"Because we've identified these people as being ready to buy, we know they are going to buy something somewhere," Pratt says. "We need to be there with the best tools, the best offers and the most specific information that we can give based on what they've given us. The vast majority of our conversions occur within a 48-hour window after consumers put items in the cart." Pratt declined to reveal the cart abandonment e-mail conversion rate for Icon brands but says he considers them successful, based on industry benchmarks Icon tracks. Icon works with SeeWhy Inc., a vendor of technology that helps retailers retarget consumers who leave items in online shopping carts.
Sales cycles vary for different types of products, so what works for Icon and its long sales cycle won't necessarily work for another e-retailer. "You time these messages with the purchase cycle of your specific customer," Pratt says.
E-retailers focused on turning abandoners into buyers say they've tried different techniques to find the right formula for them and for their customers. Based on their experience, here are four tips other e-retailers can try.
1 – Enhance the interaction
Office supply retailer Office Depot Inc. presents retargeted ads containing videos to consumers who place an item in their cart on OfficeDepot.com but don't buy, says Nicole Fraley, senior manager of online advertising. For instance, 15- or 30-second retargeted video ad appears on sites like Hulu.com before the movie or TV show the consumer intends to watch, what's known as a pre-roll advertisement. The ad shows the consumer the product he put in his cart along with details like price and customer reviews.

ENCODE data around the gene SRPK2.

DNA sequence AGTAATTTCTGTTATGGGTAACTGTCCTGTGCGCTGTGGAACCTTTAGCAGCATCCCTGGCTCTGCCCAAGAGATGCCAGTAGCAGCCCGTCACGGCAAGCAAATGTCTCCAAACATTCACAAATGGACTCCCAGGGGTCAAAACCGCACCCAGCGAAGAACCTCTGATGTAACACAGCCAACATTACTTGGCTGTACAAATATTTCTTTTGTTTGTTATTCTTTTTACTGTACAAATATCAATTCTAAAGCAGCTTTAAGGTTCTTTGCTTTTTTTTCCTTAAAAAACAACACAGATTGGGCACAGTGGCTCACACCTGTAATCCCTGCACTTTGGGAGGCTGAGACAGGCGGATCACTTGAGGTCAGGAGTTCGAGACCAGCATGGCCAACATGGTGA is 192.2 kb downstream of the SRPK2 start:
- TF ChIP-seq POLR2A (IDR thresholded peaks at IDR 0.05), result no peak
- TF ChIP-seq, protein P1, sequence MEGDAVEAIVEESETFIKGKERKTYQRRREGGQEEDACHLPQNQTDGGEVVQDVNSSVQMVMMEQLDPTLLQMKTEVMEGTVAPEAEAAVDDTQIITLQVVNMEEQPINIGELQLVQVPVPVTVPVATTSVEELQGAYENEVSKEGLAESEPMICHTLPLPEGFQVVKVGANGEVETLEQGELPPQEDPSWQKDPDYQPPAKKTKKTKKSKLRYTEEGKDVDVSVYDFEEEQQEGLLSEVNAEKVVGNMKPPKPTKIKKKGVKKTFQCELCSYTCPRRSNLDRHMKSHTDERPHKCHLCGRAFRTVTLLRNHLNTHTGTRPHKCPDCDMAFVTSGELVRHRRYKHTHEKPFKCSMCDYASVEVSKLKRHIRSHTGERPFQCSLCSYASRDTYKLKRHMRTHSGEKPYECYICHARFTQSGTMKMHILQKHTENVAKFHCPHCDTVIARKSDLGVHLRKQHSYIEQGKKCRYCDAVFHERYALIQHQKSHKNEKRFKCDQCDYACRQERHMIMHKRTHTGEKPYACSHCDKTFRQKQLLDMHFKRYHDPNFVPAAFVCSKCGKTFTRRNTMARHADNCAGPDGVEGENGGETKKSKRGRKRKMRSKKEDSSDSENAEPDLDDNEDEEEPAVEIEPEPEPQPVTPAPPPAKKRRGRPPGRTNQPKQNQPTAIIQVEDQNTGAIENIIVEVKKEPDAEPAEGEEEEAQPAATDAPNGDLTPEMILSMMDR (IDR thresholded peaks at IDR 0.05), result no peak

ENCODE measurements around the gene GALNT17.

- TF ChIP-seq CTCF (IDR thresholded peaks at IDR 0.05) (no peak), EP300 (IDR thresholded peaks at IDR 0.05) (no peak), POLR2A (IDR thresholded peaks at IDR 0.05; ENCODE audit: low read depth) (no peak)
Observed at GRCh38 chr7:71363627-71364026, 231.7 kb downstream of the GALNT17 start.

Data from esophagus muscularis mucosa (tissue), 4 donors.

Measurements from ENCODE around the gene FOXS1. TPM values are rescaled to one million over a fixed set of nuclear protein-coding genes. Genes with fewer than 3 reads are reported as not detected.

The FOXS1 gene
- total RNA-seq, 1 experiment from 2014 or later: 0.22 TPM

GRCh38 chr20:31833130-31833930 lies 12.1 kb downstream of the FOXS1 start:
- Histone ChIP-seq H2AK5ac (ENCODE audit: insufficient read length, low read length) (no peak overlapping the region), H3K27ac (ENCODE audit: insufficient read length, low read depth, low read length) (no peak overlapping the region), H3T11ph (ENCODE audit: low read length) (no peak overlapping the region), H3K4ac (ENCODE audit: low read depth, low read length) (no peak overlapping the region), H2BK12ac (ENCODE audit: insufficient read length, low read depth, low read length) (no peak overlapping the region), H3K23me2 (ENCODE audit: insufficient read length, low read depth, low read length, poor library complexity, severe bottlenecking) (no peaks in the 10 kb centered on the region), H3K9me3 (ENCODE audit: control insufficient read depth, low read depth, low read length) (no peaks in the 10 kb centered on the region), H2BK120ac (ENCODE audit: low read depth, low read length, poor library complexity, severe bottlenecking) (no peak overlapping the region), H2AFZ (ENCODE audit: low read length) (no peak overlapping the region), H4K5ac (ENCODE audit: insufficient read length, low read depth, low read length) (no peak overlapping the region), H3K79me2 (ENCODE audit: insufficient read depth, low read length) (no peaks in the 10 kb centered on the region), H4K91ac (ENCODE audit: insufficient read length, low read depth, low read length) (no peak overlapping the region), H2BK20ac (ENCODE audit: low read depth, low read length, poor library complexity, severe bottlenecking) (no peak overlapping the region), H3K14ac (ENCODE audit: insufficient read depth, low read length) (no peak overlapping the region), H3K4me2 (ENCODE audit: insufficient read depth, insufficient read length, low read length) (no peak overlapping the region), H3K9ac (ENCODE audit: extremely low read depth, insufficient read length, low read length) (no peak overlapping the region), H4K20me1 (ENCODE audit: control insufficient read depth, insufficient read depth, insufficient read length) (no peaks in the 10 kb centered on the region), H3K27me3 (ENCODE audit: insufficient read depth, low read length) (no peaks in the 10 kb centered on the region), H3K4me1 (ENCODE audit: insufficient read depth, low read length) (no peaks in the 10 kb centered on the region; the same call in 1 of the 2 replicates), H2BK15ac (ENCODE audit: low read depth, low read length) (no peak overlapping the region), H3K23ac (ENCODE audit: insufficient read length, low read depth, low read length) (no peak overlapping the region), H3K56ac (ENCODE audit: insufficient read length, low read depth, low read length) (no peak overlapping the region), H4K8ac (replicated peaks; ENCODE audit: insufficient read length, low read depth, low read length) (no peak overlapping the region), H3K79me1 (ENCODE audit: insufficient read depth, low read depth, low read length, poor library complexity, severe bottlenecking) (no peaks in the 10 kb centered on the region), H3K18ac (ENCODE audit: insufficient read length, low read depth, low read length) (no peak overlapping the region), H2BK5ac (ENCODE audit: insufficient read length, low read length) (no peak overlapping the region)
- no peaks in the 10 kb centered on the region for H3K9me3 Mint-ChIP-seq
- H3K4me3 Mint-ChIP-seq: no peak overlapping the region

The videos are created on the fly by retargeting technology vendor SundaySky, which uses templates that incorporate the individual product details. "The coolest thing is the dynamic nature of it, we're able to bring in customer reviews and pricing, whereas our banners that are less dynamic in nature you don't have that type of experience," Fraley says. Ads can appear elsewhere on the web just minutes after the customer leaves his cart behind and remain active for 30 days.
The remarketing e-mails Icon Health & Fitness sends cart abandoners contain a live chat link that connects consumers with customer service agents, Pratt says. The e-retailer, through a link between its cart abandonment e-mail service provider SeeWhy and its live chat vendor LivePerson, can also see if the cart abandoner previously chatted with an agent. If he has, the retailer can include some of those talking points in the remarketing e-mail to make it more personal. "Using that level of detail from the previous conversation to fine-tune the remarketing messages helps continue the conversation with consumers right where they are in the buying process," Pratt says.